miércoles, 29 de agosto de 2012

J.A. Schumpeter (desde su biografía - 14)


“In describing the industrial revolution –and in probing the nature of change, which is the heart of his thesis- Schumpeter draws sharp distinctions between inventors and entrepreneurs, and between inventions and innovations: “The making of the invention and the carrying out of the corresponding innovation are, economically and sociologically, two entirely different things.” Often the two interact, but they are never the same, and innovations are usually more important than inventions.

The career of Richard Arkwright (1732-1792) exemplifies these distinctions especially well. Arkwright was an inventor, but –much more critically- an innovating entrepreneur. Before he developed his machines, which spun cotton faster and produced stronger thread, weavers had problems in blending cotton thread with linen fibers, which come from flax. But Arkwright’s innovations, including his own emergent factory system, soon began to revolutionize the industry. Other industrialists paid him handsome fees for the use of his patented machines, and he operated several factories himself. Before long, he became very rich and received a knighthood. In Schumpeter’s terms, Arkwright was a New Man organizing a New Firm and reaping a high entrepreneurial Profit.

Arkwright’s multiple innovations and skills in organizing the whole system far surpassed the significance of his inventions alone. “Doing the thing,” as Schumpeter puts it –“the actual setting up of new production functions- is a distinct phenomenon.” The falling domino of one innovation topples the next domino, in an endless series radiating in all directions. “We readily see how every step conditions other steps –yarn and cloth, for instance, alternating in offering new demand to each other and in running up against bottlenecks, the removal of which then makes the next achievement.”

Necessity may be the mother of invention, but it does not automatically produce innovation. New men operating new firms –such as Richard Arkwright in textiles, Josiah Wedgwood in pottery, James Watt and Matthew Boulton in steam engines, and many others –had to “do the thing.” In silks and woolens, which had previously dominated the British textile market, the necessary action was not taken. Both industries should have been reorganized during the 1700S. Yet as Schumpeter points out, “The rich and well-established woolen industry lagged behind, right into the thirties of the nineteenth century. It accepted progress under pressure [from cotton] and was drawn along by the more active younger sister.” The silk industry held its own but did not expand. Meanwhile, production of cotton textiles simply exploded, yielding billions of yards of fabric for export to Britain’s markets all over the world.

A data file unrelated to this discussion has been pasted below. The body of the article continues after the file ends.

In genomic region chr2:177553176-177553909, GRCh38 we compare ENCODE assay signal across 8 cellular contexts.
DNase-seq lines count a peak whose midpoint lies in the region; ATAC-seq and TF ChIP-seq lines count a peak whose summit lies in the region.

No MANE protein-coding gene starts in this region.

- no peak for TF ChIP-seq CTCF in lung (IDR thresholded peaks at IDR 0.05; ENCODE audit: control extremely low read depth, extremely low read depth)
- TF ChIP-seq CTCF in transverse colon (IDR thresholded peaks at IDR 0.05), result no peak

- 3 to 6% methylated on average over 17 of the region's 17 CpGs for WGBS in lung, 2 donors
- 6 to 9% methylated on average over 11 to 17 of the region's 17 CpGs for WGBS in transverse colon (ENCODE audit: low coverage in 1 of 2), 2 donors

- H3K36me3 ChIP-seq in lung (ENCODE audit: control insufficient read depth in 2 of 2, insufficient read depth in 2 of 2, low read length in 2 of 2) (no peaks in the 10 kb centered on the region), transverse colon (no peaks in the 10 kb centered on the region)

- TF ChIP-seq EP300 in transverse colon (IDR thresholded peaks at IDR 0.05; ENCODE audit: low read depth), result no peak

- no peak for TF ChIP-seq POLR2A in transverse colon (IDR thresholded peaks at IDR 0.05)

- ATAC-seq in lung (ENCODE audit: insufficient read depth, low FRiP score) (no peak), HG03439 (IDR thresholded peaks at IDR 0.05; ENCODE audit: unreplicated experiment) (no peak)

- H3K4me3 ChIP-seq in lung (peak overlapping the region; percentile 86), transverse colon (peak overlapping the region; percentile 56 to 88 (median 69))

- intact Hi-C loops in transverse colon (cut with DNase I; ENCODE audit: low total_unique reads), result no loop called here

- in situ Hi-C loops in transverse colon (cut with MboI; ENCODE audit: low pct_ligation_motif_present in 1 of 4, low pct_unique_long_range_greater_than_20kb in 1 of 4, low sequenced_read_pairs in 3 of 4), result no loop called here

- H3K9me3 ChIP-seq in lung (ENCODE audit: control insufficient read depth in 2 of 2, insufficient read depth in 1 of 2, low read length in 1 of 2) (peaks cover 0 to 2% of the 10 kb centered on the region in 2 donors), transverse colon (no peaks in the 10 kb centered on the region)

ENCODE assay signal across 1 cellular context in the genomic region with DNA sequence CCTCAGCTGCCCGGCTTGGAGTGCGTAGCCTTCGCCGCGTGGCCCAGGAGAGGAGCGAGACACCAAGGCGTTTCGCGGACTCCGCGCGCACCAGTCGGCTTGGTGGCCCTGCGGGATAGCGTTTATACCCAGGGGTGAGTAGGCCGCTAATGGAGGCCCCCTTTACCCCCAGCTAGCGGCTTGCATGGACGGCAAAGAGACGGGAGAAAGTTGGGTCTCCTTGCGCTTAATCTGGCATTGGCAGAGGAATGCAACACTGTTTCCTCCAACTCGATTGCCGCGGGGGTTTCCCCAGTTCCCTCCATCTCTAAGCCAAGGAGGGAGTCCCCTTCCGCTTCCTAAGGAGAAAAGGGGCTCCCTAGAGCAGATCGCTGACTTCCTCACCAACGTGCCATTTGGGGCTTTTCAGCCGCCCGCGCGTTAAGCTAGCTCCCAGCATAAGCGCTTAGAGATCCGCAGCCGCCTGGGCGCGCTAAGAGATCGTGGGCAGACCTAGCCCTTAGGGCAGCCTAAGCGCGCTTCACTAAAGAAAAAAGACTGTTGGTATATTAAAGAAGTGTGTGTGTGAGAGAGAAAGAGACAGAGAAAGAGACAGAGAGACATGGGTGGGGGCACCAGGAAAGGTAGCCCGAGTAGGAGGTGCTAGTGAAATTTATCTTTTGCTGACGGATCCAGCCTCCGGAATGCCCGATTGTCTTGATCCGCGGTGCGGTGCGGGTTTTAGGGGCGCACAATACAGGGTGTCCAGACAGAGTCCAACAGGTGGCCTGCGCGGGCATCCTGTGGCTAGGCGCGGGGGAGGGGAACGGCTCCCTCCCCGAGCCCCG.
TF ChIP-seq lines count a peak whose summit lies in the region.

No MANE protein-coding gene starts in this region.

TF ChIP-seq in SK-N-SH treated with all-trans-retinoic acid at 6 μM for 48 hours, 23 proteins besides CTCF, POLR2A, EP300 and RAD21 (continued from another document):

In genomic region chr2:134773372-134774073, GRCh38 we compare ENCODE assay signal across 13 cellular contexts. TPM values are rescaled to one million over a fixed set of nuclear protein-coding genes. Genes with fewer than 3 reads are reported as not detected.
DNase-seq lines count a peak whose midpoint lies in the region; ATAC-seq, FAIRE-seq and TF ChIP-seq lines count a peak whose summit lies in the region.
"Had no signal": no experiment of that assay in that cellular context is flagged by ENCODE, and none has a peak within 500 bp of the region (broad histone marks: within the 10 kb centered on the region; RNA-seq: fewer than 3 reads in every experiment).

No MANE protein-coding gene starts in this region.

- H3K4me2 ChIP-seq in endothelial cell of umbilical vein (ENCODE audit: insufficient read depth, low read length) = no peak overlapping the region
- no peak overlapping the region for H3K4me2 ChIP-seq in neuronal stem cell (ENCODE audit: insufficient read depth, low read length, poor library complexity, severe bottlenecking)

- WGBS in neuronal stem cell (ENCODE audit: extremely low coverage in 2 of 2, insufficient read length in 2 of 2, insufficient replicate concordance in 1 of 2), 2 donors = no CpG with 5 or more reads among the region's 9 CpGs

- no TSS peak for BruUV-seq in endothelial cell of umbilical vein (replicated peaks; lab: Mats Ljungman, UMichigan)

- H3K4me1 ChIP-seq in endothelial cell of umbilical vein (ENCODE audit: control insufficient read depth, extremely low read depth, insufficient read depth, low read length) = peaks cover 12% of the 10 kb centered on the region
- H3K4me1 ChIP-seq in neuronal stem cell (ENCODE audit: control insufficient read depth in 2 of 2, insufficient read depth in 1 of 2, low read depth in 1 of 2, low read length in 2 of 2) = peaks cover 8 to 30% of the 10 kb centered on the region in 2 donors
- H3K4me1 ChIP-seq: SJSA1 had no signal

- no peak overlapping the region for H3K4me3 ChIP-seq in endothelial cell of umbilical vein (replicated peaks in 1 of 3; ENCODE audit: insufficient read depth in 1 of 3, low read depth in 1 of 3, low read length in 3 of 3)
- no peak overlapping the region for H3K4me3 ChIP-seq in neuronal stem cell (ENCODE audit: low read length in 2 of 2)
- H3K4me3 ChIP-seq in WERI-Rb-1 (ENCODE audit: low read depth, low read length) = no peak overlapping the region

Eventually, after many decades of prosperity, the cotton industry itself drifted into torpor. British firms prospered so handsomely that they had little incentive to innovate further. They held to traditional mule-spinning, turning their backs on the vastly superior ring-spinning technique. And they recoiled from the commonsense idea of having the same company spin thread and weave cloth. For about 150 years after the breakthroughs of Hargreaves, Cartwright, and Arkwright, thousands of family-owned companies specialized in only one or two steps in the long process of production and were very slow to innovate. The industry declined because of “the presence of many small or medium-size firms which were inefficient but unencumbered [with debt] and could muddle indefinitely.” Schumpeter notes that “the hand jenny and the hand loom persisted for the greater part of the period and even toward the end of it there seem to have been firms which used not only antiquated power machinery, but no power machinery at all.

Meanwhile, the Americans had innovated as early as the 1830S, integrating spinning with weaving under one roof, in giant factories. Toward the end of the nineteenth century, the British began to lose ground to more efficient firms in the United States and Europe, and by the time they finally modernized their factories, it was too late. Both the rise and decline of the British cotton textile industry demonstrated Schumpeter’s argument almost perfectly. Britain’s most important industry had neglected the organizational innovations so important in Schumpeter’s scheme. For this entrepreneurial negligence, the cotton textile industry paid a grievous price, particularly in the twentieth century.”

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